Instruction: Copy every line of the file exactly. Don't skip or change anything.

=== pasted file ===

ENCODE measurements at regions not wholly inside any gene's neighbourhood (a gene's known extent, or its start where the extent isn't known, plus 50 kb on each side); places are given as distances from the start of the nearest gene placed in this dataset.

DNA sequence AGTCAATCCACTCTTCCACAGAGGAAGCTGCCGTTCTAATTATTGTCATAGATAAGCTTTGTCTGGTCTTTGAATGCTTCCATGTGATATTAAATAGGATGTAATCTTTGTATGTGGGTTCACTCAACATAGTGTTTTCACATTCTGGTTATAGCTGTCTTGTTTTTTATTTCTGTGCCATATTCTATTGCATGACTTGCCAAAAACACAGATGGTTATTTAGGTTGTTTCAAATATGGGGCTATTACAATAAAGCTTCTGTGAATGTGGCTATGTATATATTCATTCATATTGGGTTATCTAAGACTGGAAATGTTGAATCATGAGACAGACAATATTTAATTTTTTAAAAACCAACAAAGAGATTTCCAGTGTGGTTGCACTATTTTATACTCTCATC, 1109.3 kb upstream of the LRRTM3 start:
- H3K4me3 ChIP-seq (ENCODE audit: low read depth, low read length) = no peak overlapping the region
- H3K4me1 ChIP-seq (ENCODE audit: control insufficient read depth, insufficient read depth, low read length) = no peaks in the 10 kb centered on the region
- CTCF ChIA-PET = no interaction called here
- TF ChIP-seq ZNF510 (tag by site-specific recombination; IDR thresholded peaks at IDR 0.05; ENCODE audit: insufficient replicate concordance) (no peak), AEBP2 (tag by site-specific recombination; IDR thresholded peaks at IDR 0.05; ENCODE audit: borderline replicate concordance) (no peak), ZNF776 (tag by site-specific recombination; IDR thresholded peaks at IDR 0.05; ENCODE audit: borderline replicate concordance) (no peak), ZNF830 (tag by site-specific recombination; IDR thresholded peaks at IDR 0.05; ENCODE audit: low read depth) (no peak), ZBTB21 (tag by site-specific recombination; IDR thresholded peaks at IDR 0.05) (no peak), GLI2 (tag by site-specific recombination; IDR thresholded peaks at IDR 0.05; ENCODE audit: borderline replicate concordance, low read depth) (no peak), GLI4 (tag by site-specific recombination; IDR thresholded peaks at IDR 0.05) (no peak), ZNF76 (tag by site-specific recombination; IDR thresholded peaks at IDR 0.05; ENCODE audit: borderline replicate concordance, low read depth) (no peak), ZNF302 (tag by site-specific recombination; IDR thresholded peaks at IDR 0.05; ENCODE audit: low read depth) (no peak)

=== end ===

ENCODE measurements at regions not wholly inside any gene's neighbourhood (a gene's known extent, or its start where the extent isn't known, plus 50 kb on each side); places are given as distances from the start of the nearest gene placed in this dataset.

DNA sequence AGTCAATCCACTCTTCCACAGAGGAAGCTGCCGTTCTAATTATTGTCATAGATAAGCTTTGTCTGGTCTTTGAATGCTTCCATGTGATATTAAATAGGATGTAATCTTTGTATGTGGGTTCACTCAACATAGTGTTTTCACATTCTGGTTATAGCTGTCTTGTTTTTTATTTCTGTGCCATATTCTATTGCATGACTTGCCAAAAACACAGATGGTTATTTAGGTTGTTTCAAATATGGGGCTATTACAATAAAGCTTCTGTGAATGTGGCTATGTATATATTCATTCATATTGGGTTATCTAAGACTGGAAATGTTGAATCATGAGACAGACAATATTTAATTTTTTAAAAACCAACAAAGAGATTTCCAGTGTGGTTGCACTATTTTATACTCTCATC, 1109.3 kb upstream of the LRRTM3 start:
- H3K4me3 ChIP-seq (ENCODE audit: low read depth, low read length) = no peak overlapping the region
- H3K4me1 ChIP-seq (ENCODE audit: control insufficient read depth, insufficient read depth, low read length) = no peaks in the 10 kb centered on the region
- CTCF ChIA-PET = no interaction called here
- TF ChIP-seq ZNF510 (tag by site-specific recombination; IDR thresholded peaks at IDR 0.05; ENCODE audit: insufficient replicate concordance) (no peak), AEBP2 (tag by site-specific recombination; IDR thresholded peaks at IDR 0.05; ENCODE audit: borderline replicate concordance) (no peak), ZNF776 (tag by site-specific recombination; IDR thresholded peaks at IDR 0.05; ENCODE audit: borderline replicate concordance) (no peak), ZNF830 (tag by site-specific recombination; IDR thresholded peaks at IDR 0.05; ENCODE audit: low read depth) (no peak), ZBTB21 (tag by site-specific recombination; IDR thresholded peaks at IDR 0.05) (no peak), GLI2 (tag by site-specific recombination; IDR thresholded peaks at IDR 0.05; ENCODE audit: borderline replicate concordance, low read depth) (no peak), GLI4 (tag by site-specific recombination; IDR thresholded peaks at IDR 0.05) (no peak), ZNF76 (tag by site-specific recombination; IDR thresholded peaks at IDR 0.05; ENCODE audit: borderline replicate concordance, low read depth) (no peak), ZNF302 (tag by site-specific recombination; IDR thresholded peaks at IDR 0.05; ENCODE audit: low read depth) (no peak)